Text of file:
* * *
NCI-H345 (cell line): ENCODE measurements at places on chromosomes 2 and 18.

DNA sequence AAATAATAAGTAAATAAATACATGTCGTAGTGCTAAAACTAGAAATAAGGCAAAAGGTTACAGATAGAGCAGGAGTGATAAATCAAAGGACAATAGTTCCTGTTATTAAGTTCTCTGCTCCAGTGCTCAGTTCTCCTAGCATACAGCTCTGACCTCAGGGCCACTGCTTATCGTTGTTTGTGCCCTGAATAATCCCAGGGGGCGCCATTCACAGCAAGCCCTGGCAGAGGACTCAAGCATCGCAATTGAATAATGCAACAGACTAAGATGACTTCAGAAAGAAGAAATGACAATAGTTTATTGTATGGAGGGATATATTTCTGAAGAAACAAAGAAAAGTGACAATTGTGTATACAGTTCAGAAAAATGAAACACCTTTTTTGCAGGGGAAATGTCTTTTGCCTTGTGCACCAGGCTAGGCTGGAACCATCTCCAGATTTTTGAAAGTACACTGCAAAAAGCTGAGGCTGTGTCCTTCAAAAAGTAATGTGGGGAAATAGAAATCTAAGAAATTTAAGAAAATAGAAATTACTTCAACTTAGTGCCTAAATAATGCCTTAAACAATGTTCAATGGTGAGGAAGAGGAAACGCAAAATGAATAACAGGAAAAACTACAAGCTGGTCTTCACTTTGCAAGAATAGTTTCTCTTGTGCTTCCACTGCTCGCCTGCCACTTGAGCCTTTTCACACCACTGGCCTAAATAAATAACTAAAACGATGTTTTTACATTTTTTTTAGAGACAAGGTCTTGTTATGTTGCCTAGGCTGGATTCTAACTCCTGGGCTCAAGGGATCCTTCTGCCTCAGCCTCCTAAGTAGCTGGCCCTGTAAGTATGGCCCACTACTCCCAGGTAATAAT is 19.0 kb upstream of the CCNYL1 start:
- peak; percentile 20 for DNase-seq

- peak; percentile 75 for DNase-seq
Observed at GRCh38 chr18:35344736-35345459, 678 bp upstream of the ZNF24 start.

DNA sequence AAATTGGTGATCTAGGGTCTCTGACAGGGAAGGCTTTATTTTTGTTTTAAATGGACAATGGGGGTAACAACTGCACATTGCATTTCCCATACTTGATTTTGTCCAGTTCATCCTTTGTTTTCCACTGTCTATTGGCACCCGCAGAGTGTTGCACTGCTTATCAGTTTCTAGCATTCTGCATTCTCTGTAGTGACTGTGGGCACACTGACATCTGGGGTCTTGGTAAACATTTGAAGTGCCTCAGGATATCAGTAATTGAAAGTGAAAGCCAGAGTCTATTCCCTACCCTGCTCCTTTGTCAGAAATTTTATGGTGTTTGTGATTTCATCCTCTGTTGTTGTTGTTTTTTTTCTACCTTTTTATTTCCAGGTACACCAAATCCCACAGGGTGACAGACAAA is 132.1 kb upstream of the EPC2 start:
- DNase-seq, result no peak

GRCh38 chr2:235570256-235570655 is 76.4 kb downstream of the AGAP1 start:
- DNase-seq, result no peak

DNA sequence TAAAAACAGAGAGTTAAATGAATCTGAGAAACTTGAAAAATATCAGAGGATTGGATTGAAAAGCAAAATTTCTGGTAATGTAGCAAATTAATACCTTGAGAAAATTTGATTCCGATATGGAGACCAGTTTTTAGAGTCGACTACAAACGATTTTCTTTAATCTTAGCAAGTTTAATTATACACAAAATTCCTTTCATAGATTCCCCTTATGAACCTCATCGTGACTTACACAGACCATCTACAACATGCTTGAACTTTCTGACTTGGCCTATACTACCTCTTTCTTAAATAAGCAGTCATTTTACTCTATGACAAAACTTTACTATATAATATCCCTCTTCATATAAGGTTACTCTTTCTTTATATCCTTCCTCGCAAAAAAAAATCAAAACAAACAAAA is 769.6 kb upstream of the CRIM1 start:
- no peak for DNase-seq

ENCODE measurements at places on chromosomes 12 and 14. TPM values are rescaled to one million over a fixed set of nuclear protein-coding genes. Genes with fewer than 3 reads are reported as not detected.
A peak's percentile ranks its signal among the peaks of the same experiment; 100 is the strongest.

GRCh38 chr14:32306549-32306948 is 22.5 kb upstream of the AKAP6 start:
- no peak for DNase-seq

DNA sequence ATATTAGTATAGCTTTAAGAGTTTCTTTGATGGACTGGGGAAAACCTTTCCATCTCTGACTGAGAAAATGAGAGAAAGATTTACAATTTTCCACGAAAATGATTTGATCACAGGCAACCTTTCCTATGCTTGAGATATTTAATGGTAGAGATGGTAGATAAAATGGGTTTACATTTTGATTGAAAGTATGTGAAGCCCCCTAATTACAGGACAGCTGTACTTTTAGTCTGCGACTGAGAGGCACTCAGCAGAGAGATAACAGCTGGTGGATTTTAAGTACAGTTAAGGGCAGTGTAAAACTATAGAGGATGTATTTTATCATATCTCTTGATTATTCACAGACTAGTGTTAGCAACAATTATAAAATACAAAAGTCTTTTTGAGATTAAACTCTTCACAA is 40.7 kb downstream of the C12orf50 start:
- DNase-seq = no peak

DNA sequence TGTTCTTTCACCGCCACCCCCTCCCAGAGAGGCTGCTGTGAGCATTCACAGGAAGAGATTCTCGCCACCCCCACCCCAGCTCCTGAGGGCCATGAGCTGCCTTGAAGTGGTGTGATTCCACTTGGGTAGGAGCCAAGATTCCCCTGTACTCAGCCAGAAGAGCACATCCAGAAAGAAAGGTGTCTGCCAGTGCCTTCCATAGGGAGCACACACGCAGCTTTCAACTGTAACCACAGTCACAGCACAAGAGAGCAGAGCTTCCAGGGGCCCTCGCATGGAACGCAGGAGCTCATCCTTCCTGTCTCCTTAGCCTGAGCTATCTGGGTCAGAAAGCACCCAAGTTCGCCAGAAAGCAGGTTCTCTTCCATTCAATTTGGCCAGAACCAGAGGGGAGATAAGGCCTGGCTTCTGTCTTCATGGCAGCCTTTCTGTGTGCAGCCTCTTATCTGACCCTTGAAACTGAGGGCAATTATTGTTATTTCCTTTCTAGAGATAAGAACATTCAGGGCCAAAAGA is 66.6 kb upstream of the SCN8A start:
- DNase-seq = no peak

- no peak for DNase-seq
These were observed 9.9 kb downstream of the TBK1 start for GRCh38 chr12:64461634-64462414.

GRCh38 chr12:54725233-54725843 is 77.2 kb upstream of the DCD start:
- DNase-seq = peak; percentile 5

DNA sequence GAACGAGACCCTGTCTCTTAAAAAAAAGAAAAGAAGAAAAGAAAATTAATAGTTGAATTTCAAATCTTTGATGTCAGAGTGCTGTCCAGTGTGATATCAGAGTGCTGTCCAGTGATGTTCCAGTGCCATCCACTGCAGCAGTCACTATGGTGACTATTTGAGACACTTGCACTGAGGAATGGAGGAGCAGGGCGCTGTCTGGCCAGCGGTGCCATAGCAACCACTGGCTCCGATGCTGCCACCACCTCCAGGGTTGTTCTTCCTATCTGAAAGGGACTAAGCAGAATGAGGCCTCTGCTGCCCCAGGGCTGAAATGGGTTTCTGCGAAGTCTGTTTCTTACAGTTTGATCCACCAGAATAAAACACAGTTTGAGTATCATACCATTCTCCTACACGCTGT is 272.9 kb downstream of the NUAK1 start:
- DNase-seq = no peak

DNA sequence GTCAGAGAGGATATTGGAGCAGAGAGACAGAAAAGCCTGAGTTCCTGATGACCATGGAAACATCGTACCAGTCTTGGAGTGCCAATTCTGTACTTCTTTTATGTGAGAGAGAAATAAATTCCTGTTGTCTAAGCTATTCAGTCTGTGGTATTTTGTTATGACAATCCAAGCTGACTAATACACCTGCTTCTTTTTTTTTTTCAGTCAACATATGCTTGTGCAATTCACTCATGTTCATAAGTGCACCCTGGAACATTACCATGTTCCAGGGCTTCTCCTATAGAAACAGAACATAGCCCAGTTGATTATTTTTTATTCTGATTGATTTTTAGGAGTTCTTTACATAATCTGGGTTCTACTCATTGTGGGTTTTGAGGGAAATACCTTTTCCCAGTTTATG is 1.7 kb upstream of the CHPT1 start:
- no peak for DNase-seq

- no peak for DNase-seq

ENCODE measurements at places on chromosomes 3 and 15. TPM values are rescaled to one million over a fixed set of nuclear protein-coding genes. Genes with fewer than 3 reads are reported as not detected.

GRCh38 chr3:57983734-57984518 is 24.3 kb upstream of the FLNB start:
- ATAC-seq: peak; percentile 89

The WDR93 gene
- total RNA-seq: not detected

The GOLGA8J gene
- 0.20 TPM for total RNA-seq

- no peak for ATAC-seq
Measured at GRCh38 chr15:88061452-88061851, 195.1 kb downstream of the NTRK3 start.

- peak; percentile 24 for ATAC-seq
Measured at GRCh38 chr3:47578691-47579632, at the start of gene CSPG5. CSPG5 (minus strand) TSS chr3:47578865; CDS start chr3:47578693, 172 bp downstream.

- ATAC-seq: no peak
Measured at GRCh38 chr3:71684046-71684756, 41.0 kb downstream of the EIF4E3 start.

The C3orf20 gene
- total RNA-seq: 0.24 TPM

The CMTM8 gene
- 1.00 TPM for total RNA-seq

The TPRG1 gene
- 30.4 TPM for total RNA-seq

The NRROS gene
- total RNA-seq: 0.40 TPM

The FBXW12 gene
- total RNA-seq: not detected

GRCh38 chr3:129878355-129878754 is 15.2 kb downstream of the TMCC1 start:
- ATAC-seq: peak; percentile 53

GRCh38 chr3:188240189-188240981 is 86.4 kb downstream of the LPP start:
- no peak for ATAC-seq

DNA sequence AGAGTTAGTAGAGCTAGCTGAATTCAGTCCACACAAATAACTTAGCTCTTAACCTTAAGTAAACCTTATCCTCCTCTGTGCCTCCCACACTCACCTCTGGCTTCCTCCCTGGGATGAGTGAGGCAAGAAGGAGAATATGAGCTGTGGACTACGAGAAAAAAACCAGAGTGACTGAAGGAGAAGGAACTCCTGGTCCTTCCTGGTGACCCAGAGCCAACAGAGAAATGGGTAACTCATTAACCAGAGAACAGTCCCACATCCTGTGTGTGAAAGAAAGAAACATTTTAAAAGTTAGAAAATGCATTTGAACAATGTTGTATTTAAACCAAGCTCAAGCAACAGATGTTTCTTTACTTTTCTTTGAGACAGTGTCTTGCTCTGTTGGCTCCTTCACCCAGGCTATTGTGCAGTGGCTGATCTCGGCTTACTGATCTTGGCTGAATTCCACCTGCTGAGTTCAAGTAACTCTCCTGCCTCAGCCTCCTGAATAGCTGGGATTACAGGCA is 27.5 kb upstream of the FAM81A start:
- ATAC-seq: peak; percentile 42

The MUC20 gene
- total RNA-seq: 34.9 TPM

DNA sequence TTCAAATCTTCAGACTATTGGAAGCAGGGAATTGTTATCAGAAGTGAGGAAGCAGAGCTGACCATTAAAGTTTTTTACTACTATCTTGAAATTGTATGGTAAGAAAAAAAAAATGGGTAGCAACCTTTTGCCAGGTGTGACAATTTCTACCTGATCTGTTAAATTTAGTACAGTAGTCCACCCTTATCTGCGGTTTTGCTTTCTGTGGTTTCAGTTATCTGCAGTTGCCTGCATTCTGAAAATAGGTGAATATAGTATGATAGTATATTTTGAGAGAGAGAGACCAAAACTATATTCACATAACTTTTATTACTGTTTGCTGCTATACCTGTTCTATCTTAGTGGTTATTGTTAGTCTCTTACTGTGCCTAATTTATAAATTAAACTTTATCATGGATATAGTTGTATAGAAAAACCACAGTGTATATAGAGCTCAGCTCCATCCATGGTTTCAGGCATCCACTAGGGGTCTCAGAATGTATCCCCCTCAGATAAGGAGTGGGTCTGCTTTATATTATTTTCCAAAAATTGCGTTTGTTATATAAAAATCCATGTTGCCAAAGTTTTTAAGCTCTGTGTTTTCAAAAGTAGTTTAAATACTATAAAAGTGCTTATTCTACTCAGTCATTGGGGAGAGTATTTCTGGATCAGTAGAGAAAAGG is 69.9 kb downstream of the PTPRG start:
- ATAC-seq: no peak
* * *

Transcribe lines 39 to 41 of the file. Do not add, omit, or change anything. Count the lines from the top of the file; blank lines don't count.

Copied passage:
Measured at GRCh38 chr3:47578691-47579632, at the start of gene CSPG5. CSPG5 (minus strand) TSS chr3:47578865; CDS start chr3:47578693, 172 bp downstream.

- ATAC-seq: no peak
Measured at GRCh38 chr3:71684046-71684756, 41.0 kb downstream of the EIF4E3 start.